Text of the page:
GRAYSON v. BANNER, et al.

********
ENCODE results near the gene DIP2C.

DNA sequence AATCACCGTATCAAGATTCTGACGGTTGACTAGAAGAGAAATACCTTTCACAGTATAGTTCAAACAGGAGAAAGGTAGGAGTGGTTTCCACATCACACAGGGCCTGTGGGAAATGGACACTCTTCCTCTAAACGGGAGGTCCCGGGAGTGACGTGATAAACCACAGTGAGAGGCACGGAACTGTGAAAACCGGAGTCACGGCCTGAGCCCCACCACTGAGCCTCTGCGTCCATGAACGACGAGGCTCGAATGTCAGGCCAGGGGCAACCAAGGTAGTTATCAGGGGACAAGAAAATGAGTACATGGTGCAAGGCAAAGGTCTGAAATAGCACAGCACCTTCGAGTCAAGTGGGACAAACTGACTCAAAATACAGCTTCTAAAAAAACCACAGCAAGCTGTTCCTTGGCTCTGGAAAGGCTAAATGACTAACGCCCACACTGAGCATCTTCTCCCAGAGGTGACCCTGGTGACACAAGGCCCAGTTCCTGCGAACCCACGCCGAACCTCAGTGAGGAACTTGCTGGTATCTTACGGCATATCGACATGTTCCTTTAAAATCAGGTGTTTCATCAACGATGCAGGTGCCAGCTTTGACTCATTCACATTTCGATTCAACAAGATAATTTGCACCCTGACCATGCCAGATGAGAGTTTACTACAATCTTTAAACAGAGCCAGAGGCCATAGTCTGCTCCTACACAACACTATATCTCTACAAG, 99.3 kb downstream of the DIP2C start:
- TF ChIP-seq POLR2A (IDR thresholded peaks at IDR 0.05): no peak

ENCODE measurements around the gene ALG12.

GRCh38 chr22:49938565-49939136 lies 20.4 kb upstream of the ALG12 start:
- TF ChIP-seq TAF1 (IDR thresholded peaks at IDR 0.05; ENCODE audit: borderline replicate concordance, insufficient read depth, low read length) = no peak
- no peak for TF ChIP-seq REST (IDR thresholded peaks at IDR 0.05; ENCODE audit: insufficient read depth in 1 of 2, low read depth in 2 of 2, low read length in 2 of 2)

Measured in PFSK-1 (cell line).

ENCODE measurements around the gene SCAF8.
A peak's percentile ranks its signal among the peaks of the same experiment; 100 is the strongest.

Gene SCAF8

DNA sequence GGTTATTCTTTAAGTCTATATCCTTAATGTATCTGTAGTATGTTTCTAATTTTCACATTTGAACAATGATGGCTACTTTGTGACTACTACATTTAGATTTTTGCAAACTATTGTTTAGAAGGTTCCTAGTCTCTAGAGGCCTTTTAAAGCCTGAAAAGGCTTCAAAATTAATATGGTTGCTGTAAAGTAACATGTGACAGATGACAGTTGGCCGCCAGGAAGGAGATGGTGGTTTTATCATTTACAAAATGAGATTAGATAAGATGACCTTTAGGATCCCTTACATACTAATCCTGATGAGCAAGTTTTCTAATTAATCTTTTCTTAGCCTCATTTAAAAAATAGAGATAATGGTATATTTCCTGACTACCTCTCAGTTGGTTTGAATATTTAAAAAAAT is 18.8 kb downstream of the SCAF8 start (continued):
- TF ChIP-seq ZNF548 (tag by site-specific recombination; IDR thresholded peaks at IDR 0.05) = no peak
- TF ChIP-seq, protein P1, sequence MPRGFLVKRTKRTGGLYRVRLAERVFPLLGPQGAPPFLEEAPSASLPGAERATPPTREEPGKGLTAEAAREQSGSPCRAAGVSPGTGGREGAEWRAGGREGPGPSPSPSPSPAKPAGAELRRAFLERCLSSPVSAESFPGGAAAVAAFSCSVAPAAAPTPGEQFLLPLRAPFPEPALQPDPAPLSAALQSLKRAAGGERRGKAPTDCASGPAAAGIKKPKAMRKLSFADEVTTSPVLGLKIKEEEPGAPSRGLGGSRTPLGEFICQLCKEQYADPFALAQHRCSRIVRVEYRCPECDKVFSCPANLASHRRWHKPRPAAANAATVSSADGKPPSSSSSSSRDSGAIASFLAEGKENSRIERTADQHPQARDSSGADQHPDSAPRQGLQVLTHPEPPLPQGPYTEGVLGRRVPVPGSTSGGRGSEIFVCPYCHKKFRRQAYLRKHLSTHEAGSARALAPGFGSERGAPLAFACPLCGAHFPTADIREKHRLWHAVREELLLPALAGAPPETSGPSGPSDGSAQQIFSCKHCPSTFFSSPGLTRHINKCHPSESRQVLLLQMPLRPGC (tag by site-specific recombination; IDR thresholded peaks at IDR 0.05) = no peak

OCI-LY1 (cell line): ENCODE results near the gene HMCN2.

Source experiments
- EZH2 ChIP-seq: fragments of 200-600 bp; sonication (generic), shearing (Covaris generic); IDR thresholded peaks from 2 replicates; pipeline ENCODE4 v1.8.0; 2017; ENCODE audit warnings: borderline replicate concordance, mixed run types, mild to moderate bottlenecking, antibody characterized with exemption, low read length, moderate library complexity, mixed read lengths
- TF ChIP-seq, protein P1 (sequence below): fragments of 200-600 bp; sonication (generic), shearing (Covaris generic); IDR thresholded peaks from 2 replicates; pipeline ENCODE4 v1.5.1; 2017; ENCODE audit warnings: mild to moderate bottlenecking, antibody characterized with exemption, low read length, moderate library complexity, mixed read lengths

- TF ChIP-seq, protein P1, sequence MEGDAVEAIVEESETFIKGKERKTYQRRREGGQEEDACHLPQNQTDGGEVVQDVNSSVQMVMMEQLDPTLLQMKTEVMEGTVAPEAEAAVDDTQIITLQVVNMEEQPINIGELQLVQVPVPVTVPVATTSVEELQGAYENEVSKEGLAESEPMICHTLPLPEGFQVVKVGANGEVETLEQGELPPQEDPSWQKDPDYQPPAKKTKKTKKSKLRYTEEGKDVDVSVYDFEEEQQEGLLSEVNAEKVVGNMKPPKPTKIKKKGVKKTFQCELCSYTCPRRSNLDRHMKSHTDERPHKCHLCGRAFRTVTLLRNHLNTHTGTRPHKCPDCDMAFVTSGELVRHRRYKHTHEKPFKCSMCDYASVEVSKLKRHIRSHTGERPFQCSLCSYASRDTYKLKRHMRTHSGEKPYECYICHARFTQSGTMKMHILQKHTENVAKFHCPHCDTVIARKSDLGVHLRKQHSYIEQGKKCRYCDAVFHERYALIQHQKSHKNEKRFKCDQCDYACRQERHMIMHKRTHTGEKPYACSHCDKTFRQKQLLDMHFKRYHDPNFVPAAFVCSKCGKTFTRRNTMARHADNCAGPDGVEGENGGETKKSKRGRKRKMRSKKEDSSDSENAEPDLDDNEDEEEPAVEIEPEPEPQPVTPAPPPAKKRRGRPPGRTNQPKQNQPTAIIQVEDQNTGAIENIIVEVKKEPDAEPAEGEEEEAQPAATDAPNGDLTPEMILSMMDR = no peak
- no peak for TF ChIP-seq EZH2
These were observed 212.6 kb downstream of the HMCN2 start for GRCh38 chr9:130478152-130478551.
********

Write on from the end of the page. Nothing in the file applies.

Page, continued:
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NOTICE: NOT FOR OFFICIAL PUBLICATION. UNDER ARIZONA RULE OF THE SUPREME COURT 111(c), THIS DECISION IS NOT PRECEDENTIAL AND MAY BE CITED ONLY AS AUTHORIZED BY RULE. IN THE ARIZONA COURT OF APPEALS DIVISION ONE ERNESTINE GRAYSON, Plaintiff/Appellant, v. BANNER HEALTH, et al., Defendants/Appellees. No. 1 CA-CV 17-0577 FILED 10-11-2018 Appeal from the Superior Court in Maricopa County No. CV2016-094248 The Honorable David M. Talamante, Judge JURISDICTION ACCEPTED; RELIEF DENIED COUNSEL The Roll Law Office, PLLC, Phoenix By Guy P. Roll Counsel for Plaintiff/Appellant Quintairos, Prieto, Wood & Boyer, PA, Phoenix By Andrew E. Rosenzweig, Rita J. Bustos, Michael F. Tamm Counsel for Defendant/Appellee Banner Health Crawford & Kline, PLC, Tempe By Peter G. Kline Co-Counsel for Defendants/Appellees Patel GRAYSON v. BANNER, et al. Decision of the Court Jones, Skelton & Hochuli, PLC, Phoenix By Eileen Dennis GilBride Co-Counsel for Defendants/Appellees Patel Broening Oberg Woods & Wilson, PC, Phoenix By James R. Broening, Megan E. Gailey, Alicyn M. Freeman Counsel for Defendants/Appellees Lutgen MEMORANDUM DECISION Presiding Judge Diane M. Johnsen delivered the decision of the Court, in which Judge Maria Elena Cruz and Judge Randall M. Howe joined. J O H N S E N, Judge: ¶1 Ernestine Grayson appeals the dismissal of her medical malpractice complaint for failure to file an expert medical opinion affidavit pursuant to Arizona Revised Statutes ("A.R.S.") section 12-2603(F) (2018).1 For the following reasons, we affirm. FACTS AND PROCEDURAL BACKGROUND ¶2 Grayson sued Banner Health d/b/a Banner Thunderbird Medical Center ("Banner"), Dr. Sundeep S. Patel and Jeanine D. Lutgen, P.A., after Patel performed an aortic valve replacement on Grayson at Banner. The surgery involved hundreds of tiny surgical needles because each suture required a separate needle. At the end of the surgery, one needle had not been accounted for. An x-ray revealed its general location in the surgical field inside Grayson's chest. Patel later averred that he spent "significant time" looking for the needle without success before he determined that it was in Grayson's best interest to close the wound and resuscitate her. ¶3 In her complaint, Grayson alleged the defendants breached the "standard of care by improperly allowing a retained surgical instrument . . . to remain" in her body. Grayson further alleged that because the defendants' negligence is "obvious," she "does not need to provide medical Absent material revision after the relevant date, we cite the current version of a statute or rule. 1 2 GRAYSON v. BANNER, et al. Decision of the Court expert testimony of the standard of care and breach thereof under the doctrine of res ipsa loquitur." ¶4 The defendants moved to compel Grayson to file a preliminary expert opinion affidavit pursuant to A.R.S. § 12-2603(F). Grayson objected, arguing she did not need to provide expert testimony regarding standard of care or breach because retention of a surgical needle in the patient's body following surgery is negligence within the realm of common knowledge. The superior court ordered Grayson to submit an expert affidavit to support her complaint. After Grayson failed to submit the affidavit, the court dismissed her complaint without prejudice pursuant to § 12-2603(F). ¶5 Grayson timely appealed. JURISDICTION ¶6 We have an independent duty to determine whether we have appellate jurisdiction, even when the parties do not raise a jurisdictional question. Baker v. Bradley, 231 Ariz. 475, 478, ¶ 8 (App. 2013). The superior court dismissed Grayson's complaint without prejudice. A dismissal without prejudice generally is not appealable because it is not a final judgment and does not preclude a party from refiling the complaint. Workman v. Verde Wellness Center, Inc., 240 Ariz. 597, 600, ¶ 7 (App. 2016). For that reason, A.R.S. § 12-2101(A)(1) (2018) does not afford us jurisdiction of Grayson's appeal. ¶7 A dismissal without prejudice can be appealable under § 122101(A)(3) when the order effectively determines the action and prevents it from being refiled, such as when the statute of limitations has run. Although it appears the statute of limitations has run on Grayson's medical malpractice claim, Arizona's savings statute, A.R.S. § 12-504(A) (2018), would allow her to commence a new action within six months of the dismissal. See Garza v. Swift Transp. Co., Inc., 222 Ariz. 281, 284, ¶¶ 15-16 (2009). Accordingly, the judgment here is not appealable under § 122101(A)(3) because it did not effectively determine the action and prevent it from being refiled. ¶8 Although we lack appellate jurisdiction, this court properly can review the judgment by exercising special action jurisdiction. See Villares v. Pineda, 217 Ariz. 623, 624, ¶ 10 (App. 2008) ("Special action jurisdiction is appropriate where there is no 'equally plain, speedy, and adequate remedy by appeal.'") (quoting Ariz. R.P. Spec. Act. 1); see also Danielson v. Evans, 201 Ariz. 401, 411, ¶ 35 (App. 2001) (sua sponte accepting 3 GRAYSON v. BANNER, et al. Decision of the Court special action jurisdiction after finding appellate jurisdiction lacking). Because Grayson has no speedy or adequate remedy by appeal, we elect to exercise discretionary review, treating Grayson's appeal as a petition for special action and accepting special action jurisdiction. See A.R.S. § 12120.21(A)(4) (2018) (court may assume special action jurisdiction "without regard to its appellate jurisdiction"). DISCUSSION ¶9 Grayson contends the superior court erred in requiring her to present a preliminary expert affidavit in support of her medical malpractice claim. We review an order requiring a preliminary expert affidavit for an abuse of discretion. See Warner v. Sw. Desert Images, LLC, 218 Ariz. 121, 128, ¶ 14 (App. 2008). ¶10 A medical malpractice claim requires proof of a breach of the applicable standard of care and that the breach caused the plaintiff's injuries. See Seisinger v. Siebel, 220 Ariz. 85, 94, ¶ 32 (2009); see also A.R.S. § 12-563 (2018). "Ordinarily, expert medical testimony is required to establish proximate cause and make out a prima facie case of medical malpractice unless a causal relationship is readily apparent to the trier of fact." Gregg v. Nat'l Med. Health Care Servs., Inc., 145 Ariz. 51, 54 (App. 1985); see also Peacock v. Samaritan Health Serv., 159 Ariz. 123, 126 (App. 1988) (exception to general rule requiring expert medical testimony when "negligence is so grossly apparent that a layman would have no difficulty in recognizing it") (quotation and citation omitted). Generally, a court will not excuse the need for expert testimony unless the plaintiff's injury is completely unrelated to the type of care rendered, see, e.g., Carranza v. Tucson Med. Ctr., 135 Ariz. 490, 492 (App. 1983) (patient's leg burned during heart surgery), or the injury falls far outside the normal risks of receiving medical care, see, e.g., Tiller v. Von Pohle, 72 Ariz. 11, 14 (1951) (surgeon left "a cloth sack of considerable size" in patient's abdomen). ¶11 Grayson argues that, under the doctrine of res ipsa loquitur, the defendants' decision to close the surgical incision before they located and removed the missing needle falls within the realm of common knowledge and therefore does not require expert testimony. ¶12 Res ipsa loquitur is a rule of circumstantial evidence that allows a plaintiff to present the issue of negligence to a jury when the alleged injury would not normally occur in the absence of negligence. Schneider v. City of Phoenix, 9 Ariz. App. 356, 359 (1969); Lowrey v. Montgomery Kone, Inc., 202 Ariz. 190, 192, ¶ 6 (App. 2002). The doctrine permits a trier of fact to draw 4 GRAYSON v. BANNER, et al. Decision of the Court an inference of negligence when (1) the injury is "of a kind that ordinarily does not occur in the absence of negligence"; (2) the injury is "caused by an agency or instrumentality subject to the control of the defendant"; and (3) the claimant is not "in a position to show the particular circumstances that caused the offending agency or instrumentality to operate to her injury." Lowrey, 202 Ariz. at 192, ¶ 7. ¶13 But the doctrine of res ipsa loquitur applies in a medical malpractice case "only when it is a matter of common knowledge among laymen or medical [personnel], or both, that the injury would not ordinarily have occurred if due care had been exercised." Ward v. Mount Calvary Lutheran Church, 178 Ariz. 350, 355 (App. 1994) (quotation and citation omitted). In other words, the doctrine does not change the general rule that expert testimony is required "to establish a departure from the relevant standard of care except when negligence is so clearly apparent that a layman would recognize it." Sanchez v. Old Pueblo Anesthesia, P.C., 218 Ariz. 317, 321, ¶¶ 12-13 (App. 2008), disapproved on other grounds by Rasor v. Nw. Hosp., LLC, 243 Ariz. 160 (2017). ¶14 Grayson's complaint was premised on the contention that the "retention" of the needle during surgery was malpractice. Her complaint alleged the defendants breached the "standard of care by improperly allowing a retained surgical instrument . . . to remain" in her body. In her objection to Banner's expert witness statement, Grayson contended that her "claim results from the retention of a surgical needle during her aortic valve replacement." In her response to Patel's motion to require her to present expert testimony, Grayson argued that her "medical malpractice claim results from the retention of a surgical needle during her aortic valve replacement." ¶15 In a declaration submitted with his motion to compel Grayson to file an expert affidavit, Patel stated that the surgery was a "lengthy operation" in which "time is of the essence." Patel opined that the benefit to Grayson in spending more time locating the needle was outweighed by "the risk of complications" in continuing to search for the needle. Additionally, he opined that it was not a "deviation from the standard of care for a needle to be retained" and that he "complied with all applicable standards of care in performing" Grayson's surgery. Patel further opined that given where it lay in Grayson's chest, the needle would not injure Grayson. ¶16 The superior court did not abuse its discretion by requiring Grayson to present an expert affidavit because the negligence she alleged – the defendants' decision to end the surgery knowing a needle had been left 5 GRAYSON v. BANNER, et al. Decision of the Court behind in her body – was not so apparent that a layperson could likely recognize it without the assistance of expert testimony. See Peacock, 159 Ariz. at 126. Put differently, once the needle was lost, how best to proceed from a medical standpoint would not be apparent to a layperson without the benefit of expert testimony. For this reason, the superior court did not abuse its discretion by concluding it would not be clear to a layperson that the injury Grayson alleged she suffered from the defendants' decision to leave the needle in her body was "a kind that ordinarily does not occur in the absence of negligence." Lowrey, 202 Ariz. at 192, ¶ 7. ¶17 In her reply brief on appeal, Grayson argues for the first time that the defendants committed negligence by losing the needle in the first place: "The typical layperson . . . [can] understand the act of losing track of something in the course of performing a task is a mistake." We generally will not consider issues first raised in a reply brief, and we decline to do so here. See Conant v. Whitney, 190 Ariz. 290, 293 (1997). ¶18 Because Grayson failed to establish the first element of res ipsa loquitur as to Patel's decision to close the wound without further effort to search for the lost needle, the superior court did not abuse its discretion by requiring Grayson to submit a preliminary expert opinion affidavit. When Grayson failed to submit the required affidavit, the court properly dismissed her complaint, without prejudice, under § 12-2603(F). CONCLUSION ¶19 For the foregoing reasons, we accept jurisdiction of this appeal as a special action but deny relief. AMY M. WOOD • Clerk of the Court FILED: AA 6